ALICIA RANCILIO The Associated Press
NEW YORK — Spoiler alert: Jenna Fischer and Angela Kinsey clearly knew how “The Office” ended its nine-year run on NBC, as they filmed it after all — but returned to that era for their new book, “Office BFFs: Tales from The Office from Two Best Friends Who Were There”, was still something they put off.
“I haven’t even fully watched the final episode yet,” Fischer, who played receptionist Pam Beasley, recently admitted via Zoom. “I just watched the parts I had to write about in the book because it’s too emotional for me.”
Kinsey, however, “saw the whole thing.”
“I got through it. When we wrote about it, I started crying,” said Kinsey, who played the persistent, cat-loving accountant, Angela Martin.
The real-life best friends and former co-stars have put their memories to good use, with both “Office BFFs” and a rewatch podcast called “Office Ladies.” They are more than halfway through season six of the series.
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In “Office BFFs” they also document the growth of their friendship from when they first bonded while filming an episode in season one to Kinsey by Fischer’s side when she broke her back while attending a concert. NBC party in New York during the intermission between seasons three and four.
Fischer and Kinsey recently spoke about their book, the podcast and their friendship. The answers have been edited for length and clarity.
How do you remember so clearly what happened to be able to fill a podcast and a book?
Fisher: We’re great journalists, so we covered our days on set. And Angela is a digital hoarder. She saved every email I ever sent her. It was so great. When I was writing the chapter on the romance between (characters) Jim and Pam, she had an old email I wrote to her. She forwarded that to me, and I could use it.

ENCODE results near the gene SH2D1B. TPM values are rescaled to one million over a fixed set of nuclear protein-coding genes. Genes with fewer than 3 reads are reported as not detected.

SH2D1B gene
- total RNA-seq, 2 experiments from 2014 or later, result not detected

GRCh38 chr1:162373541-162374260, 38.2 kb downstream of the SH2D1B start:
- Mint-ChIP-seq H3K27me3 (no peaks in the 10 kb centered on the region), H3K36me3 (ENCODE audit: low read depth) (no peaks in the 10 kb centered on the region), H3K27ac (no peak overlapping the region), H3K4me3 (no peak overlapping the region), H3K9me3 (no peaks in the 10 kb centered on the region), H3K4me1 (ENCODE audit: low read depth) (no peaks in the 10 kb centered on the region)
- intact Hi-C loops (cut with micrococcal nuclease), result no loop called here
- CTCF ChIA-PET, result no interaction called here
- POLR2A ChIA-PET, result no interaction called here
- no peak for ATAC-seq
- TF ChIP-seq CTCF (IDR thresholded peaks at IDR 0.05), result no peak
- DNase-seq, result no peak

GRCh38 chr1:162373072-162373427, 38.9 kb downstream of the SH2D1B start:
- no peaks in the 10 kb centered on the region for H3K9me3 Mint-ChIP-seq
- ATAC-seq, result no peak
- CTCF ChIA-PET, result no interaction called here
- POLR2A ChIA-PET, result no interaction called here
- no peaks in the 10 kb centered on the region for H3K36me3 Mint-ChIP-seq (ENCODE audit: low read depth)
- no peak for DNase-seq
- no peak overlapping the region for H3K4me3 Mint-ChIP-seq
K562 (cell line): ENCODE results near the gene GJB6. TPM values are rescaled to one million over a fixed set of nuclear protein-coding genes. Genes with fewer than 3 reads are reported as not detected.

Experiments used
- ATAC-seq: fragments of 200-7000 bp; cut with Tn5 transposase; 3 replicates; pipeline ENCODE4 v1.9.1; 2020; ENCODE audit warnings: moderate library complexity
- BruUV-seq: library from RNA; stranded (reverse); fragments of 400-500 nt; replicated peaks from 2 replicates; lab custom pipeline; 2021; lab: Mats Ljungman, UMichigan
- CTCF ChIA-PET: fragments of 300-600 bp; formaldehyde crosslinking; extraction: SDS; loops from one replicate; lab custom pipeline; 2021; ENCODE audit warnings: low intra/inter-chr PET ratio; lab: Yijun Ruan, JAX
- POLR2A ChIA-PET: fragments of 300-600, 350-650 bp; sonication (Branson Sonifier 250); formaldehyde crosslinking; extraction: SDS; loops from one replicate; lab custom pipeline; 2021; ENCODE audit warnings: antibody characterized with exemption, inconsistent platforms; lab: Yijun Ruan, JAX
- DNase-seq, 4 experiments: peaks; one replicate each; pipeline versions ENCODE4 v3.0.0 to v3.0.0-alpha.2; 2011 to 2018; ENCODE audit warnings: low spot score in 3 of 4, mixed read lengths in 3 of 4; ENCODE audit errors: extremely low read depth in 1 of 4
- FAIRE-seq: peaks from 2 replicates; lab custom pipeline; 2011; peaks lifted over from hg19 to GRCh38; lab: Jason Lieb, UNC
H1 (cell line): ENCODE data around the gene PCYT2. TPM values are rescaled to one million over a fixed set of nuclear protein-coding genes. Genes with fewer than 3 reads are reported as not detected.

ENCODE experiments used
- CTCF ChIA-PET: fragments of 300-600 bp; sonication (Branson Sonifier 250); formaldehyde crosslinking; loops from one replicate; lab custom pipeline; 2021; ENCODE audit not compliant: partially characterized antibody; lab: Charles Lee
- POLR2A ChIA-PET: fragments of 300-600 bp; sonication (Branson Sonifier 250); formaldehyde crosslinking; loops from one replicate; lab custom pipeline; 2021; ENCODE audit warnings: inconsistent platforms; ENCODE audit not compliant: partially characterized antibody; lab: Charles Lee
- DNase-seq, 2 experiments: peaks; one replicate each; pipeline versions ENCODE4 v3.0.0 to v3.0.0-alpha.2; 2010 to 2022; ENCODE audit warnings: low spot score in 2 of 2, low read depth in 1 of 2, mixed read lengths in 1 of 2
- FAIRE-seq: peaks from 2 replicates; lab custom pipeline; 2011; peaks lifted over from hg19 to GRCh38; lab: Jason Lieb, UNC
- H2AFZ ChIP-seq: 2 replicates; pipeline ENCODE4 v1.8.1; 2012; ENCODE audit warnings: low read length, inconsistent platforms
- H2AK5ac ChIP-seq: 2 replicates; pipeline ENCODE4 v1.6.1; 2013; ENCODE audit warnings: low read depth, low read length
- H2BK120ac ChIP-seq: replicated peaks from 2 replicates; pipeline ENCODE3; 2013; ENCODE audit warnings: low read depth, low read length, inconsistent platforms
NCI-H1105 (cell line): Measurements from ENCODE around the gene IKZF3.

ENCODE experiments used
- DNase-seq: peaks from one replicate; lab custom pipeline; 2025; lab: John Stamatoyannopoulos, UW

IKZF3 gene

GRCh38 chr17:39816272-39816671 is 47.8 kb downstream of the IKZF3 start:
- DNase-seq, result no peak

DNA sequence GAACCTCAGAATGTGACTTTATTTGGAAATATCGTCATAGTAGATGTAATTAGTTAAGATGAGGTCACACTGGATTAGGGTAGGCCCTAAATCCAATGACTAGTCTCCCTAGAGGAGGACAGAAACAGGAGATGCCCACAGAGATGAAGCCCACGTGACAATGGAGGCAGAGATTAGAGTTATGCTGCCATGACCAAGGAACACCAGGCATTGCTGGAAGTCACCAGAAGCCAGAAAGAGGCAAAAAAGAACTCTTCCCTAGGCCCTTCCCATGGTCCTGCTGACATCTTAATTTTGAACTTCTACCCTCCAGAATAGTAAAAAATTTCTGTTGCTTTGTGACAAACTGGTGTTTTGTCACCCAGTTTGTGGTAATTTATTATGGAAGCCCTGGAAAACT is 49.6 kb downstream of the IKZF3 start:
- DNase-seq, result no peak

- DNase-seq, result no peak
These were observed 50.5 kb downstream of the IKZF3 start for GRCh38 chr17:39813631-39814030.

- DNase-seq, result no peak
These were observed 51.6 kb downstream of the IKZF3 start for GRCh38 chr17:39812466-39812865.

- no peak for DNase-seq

Is there anything you saved especially for the podcast and other things for the book? Or was there overlap?
Kinsey: The podcast is a real re-watch. And the book is our personal journey as two girls who aren’t from show business or Hollywood… just trying to figure out what it means to be on a show and navigate a red carpet and how to do interviews and all. those things you do don’t learn in an acting class. And we were terrible at it. Those are things we don’t really talk about in the podcast.
You started these companies together and embarked on a new career path, focusing on yourself rather than characters. Do you want to inspire others to make career changes by thinking outside the box?
Kinsey: I turned 50 and I didn’t think I would try anything new in my career at 50. And here I am, learning how to make a podcast and write a book with my best friend. I’m just thinking about other women that I’ve always looked up to and reinvented themselves later in life and you don’t have to say, “Oh, I can’t or it’s too late.” It’s not too late, it really isn’t. That’s something I’d like to share with other people out there.
Both the podcast and book introduce fans to the behind-the-scenes people of “The Office” who helped make the show, such as editors, props, and your wardrobe and hair department. It must be gratifying to put them in the spotlight a little bit.
Fisher: One of my favorite pieces of mail we’ve received is when someone wrote to us, “All those names I see in the credits at the end of the episode, now I feel like I know everyone.” I’m so proud of that.
On the first episode of your podcast, Jenna, you made a comment about how many episodes you guys had left to sum up and you sounded overwhelmed and maybe even scared. Is it funny to think about that now?
Fisher: Yes. There are 201 episodes of “The Office” and imagining yourself doing 201 of something you’re not sure how to do is very daunting. We’re definitely in a groove now. We’re more than halfway there and now we’re starting to talk about what we can do now.
Are you seriously thinking about what else you can do together?
Kinsey: Rainn Wilson (who played Dwight in “The Office”) will tell you we love to chat. So I think we’ll have some ideas for what “Office Ladies” would be after we cut all the episodes.”